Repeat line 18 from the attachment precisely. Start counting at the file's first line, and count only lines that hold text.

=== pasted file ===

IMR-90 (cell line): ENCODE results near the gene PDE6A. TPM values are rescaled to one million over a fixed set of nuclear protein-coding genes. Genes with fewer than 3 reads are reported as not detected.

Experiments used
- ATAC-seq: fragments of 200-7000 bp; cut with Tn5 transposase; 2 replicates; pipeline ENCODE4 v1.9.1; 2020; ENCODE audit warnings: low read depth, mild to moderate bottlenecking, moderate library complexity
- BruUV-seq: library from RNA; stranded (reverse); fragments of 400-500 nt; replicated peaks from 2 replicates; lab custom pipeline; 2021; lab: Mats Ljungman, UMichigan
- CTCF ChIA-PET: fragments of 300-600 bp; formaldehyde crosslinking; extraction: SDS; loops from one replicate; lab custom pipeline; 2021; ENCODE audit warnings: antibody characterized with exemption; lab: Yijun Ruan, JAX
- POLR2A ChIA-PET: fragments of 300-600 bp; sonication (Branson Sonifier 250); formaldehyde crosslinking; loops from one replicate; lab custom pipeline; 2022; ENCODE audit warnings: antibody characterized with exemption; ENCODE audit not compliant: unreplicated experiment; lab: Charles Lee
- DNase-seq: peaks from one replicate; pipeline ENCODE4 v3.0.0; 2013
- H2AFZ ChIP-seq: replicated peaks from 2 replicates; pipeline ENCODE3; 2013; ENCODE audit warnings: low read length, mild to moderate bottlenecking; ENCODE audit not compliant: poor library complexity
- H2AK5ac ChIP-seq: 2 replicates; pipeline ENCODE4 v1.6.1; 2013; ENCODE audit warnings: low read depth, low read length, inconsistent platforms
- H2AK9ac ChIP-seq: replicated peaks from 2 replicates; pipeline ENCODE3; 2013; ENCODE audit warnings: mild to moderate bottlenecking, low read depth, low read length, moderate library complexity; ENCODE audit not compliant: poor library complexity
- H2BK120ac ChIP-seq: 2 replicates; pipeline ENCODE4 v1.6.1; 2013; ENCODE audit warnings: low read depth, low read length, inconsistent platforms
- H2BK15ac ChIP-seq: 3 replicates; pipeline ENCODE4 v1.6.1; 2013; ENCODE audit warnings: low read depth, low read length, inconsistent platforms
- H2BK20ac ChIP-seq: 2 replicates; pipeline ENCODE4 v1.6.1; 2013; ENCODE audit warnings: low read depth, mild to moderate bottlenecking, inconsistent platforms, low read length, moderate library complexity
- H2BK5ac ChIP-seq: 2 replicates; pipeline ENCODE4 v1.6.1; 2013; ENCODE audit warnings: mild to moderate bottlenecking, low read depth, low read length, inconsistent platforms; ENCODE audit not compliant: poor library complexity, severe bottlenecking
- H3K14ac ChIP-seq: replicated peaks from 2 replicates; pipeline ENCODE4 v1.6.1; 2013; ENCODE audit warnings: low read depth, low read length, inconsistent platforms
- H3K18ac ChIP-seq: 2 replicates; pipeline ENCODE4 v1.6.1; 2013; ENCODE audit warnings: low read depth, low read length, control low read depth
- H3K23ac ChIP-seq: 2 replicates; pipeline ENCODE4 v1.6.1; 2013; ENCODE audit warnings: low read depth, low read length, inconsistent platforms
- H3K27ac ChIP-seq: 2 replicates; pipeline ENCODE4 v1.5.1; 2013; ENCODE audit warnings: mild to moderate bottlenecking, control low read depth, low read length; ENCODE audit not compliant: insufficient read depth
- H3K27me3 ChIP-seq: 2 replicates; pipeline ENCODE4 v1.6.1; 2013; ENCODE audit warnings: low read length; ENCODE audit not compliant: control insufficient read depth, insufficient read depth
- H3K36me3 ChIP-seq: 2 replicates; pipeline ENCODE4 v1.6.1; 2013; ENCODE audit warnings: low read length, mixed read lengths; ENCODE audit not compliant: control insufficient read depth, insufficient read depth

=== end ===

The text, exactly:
- H3K27ac ChIP-seq: 2 replicates; pipeline ENCODE4 v1.5.1; 2013; ENCODE audit warnings: mild to moderate bottlenecking, control low read depth, low read length; ENCODE audit not compliant: insufficient read depth